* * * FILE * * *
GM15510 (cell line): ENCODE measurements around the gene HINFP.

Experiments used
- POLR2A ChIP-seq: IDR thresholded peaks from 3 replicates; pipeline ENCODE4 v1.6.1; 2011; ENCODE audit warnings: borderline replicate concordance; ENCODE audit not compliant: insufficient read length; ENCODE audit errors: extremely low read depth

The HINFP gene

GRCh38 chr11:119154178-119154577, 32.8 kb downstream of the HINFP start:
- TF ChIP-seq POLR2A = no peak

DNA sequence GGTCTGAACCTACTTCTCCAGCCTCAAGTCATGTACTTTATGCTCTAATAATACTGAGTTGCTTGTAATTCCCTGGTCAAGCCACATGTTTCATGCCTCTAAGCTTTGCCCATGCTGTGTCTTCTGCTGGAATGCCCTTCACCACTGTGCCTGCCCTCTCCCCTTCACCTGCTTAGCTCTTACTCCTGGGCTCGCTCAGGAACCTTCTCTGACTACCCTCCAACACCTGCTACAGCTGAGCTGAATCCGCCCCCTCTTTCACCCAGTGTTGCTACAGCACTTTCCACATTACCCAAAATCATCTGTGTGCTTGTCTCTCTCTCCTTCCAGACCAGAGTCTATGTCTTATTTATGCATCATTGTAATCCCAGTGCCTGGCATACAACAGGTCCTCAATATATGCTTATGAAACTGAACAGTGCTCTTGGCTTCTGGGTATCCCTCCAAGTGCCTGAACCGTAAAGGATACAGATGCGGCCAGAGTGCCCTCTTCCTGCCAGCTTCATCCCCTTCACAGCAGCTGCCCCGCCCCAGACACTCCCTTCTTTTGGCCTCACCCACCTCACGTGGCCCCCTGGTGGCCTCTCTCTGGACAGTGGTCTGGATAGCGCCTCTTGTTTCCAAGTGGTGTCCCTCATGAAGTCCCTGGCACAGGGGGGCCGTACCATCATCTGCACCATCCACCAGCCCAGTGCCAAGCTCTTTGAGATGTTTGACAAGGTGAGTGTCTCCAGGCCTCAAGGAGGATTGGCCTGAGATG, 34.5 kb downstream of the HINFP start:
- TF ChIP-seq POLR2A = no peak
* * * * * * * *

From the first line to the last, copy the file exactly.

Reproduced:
GM15510 (cell line): ENCODE measurements around the gene HINFP.

Experiments used
- POLR2A ChIP-seq: IDR thresholded peaks from 3 replicates; pipeline ENCODE4 v1.6.1; 2011; ENCODE audit warnings: borderline replicate concordance; ENCODE audit not compliant: insufficient read length; ENCODE audit errors: extremely low read depth

The HINFP gene

GRCh38 chr11:119154178-119154577, 32.8 kb downstream of the HINFP start:
- TF ChIP-seq POLR2A = no peak

DNA sequence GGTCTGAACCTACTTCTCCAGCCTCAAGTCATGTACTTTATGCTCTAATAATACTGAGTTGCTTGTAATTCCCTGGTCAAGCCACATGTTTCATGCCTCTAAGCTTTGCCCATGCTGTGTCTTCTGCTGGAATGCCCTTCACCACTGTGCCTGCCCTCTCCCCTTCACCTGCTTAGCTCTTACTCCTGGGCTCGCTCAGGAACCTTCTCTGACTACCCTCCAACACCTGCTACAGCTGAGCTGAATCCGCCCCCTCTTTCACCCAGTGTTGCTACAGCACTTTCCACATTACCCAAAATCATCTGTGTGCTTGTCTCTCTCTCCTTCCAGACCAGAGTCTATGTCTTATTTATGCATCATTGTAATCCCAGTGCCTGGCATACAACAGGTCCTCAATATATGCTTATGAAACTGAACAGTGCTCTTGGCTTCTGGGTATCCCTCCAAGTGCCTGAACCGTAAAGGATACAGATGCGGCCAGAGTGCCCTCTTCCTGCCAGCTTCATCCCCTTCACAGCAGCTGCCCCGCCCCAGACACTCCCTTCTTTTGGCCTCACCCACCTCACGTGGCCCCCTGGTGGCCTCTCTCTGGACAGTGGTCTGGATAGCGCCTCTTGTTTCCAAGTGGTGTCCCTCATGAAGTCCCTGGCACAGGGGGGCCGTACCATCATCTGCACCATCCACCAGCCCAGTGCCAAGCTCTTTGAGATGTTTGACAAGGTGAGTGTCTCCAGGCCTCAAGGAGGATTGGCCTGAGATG, 34.5 kb downstream of the HINFP start:
- TF ChIP-seq POLR2A = no peak